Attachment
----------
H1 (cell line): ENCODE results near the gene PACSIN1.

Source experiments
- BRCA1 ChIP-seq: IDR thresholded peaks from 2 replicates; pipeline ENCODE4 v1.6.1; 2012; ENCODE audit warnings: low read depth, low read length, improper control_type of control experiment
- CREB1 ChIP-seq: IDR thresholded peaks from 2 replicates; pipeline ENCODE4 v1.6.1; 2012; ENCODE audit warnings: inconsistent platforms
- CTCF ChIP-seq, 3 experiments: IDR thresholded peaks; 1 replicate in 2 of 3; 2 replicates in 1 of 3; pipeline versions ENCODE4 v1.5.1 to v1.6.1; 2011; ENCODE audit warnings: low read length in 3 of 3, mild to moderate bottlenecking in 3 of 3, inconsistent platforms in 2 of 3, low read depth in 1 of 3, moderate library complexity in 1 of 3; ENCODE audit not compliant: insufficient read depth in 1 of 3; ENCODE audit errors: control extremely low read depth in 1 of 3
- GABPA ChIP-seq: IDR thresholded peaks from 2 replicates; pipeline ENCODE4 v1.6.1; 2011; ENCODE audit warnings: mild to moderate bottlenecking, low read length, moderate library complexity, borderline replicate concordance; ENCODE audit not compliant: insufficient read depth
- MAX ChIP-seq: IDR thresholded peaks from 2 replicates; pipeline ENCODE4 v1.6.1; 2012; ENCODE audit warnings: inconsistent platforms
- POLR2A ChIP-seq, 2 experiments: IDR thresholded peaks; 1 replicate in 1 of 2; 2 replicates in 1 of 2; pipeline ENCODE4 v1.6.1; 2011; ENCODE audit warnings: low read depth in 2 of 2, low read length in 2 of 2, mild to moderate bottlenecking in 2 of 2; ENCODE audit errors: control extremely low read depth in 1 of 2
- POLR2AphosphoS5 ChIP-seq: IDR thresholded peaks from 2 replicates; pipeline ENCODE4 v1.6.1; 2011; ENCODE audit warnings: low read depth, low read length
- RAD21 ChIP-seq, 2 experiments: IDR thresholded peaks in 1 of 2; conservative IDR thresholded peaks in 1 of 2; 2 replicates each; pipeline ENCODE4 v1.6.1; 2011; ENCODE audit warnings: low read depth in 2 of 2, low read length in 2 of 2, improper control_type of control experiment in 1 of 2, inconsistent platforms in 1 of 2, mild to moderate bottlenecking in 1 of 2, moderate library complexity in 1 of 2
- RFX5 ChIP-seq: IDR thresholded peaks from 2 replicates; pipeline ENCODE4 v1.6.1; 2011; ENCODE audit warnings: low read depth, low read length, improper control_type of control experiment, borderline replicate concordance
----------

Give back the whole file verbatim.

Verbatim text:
H1 (cell line): ENCODE results near the gene PACSIN1.

Source experiments
- BRCA1 ChIP-seq: IDR thresholded peaks from 2 replicates; pipeline ENCODE4 v1.6.1; 2012; ENCODE audit warnings: low read depth, low read length, improper control_type of control experiment
- CREB1 ChIP-seq: IDR thresholded peaks from 2 replicates; pipeline ENCODE4 v1.6.1; 2012; ENCODE audit warnings: inconsistent platforms
- CTCF ChIP-seq, 3 experiments: IDR thresholded peaks; 1 replicate in 2 of 3; 2 replicates in 1 of 3; pipeline versions ENCODE4 v1.5.1 to v1.6.1; 2011; ENCODE audit warnings: low read length in 3 of 3, mild to moderate bottlenecking in 3 of 3, inconsistent platforms in 2 of 3, low read depth in 1 of 3, moderate library complexity in 1 of 3; ENCODE audit not compliant: insufficient read depth in 1 of 3; ENCODE audit errors: control extremely low read depth in 1 of 3
- GABPA ChIP-seq: IDR thresholded peaks from 2 replicates; pipeline ENCODE4 v1.6.1; 2011; ENCODE audit warnings: mild to moderate bottlenecking, low read length, moderate library complexity, borderline replicate concordance; ENCODE audit not compliant: insufficient read depth
- MAX ChIP-seq: IDR thresholded peaks from 2 replicates; pipeline ENCODE4 v1.6.1; 2012; ENCODE audit warnings: inconsistent platforms
- POLR2A ChIP-seq, 2 experiments: IDR thresholded peaks; 1 replicate in 1 of 2; 2 replicates in 1 of 2; pipeline ENCODE4 v1.6.1; 2011; ENCODE audit warnings: low read depth in 2 of 2, low read length in 2 of 2, mild to moderate bottlenecking in 2 of 2; ENCODE audit errors: control extremely low read depth in 1 of 2
- POLR2AphosphoS5 ChIP-seq: IDR thresholded peaks from 2 replicates; pipeline ENCODE4 v1.6.1; 2011; ENCODE audit warnings: low read depth, low read length
- RAD21 ChIP-seq, 2 experiments: IDR thresholded peaks in 1 of 2; conservative IDR thresholded peaks in 1 of 2; 2 replicates each; pipeline ENCODE4 v1.6.1; 2011; ENCODE audit warnings: low read depth in 2 of 2, low read length in 2 of 2, improper control_type of control experiment in 1 of 2, inconsistent platforms in 1 of 2, mild to moderate bottlenecking in 1 of 2, moderate library complexity in 1 of 2
- RFX5 ChIP-seq: IDR thresholded peaks from 2 replicates; pipeline ENCODE4 v1.6.1; 2011; ENCODE audit warnings: low read depth, low read length, improper control_type of control experiment, borderline replicate concordance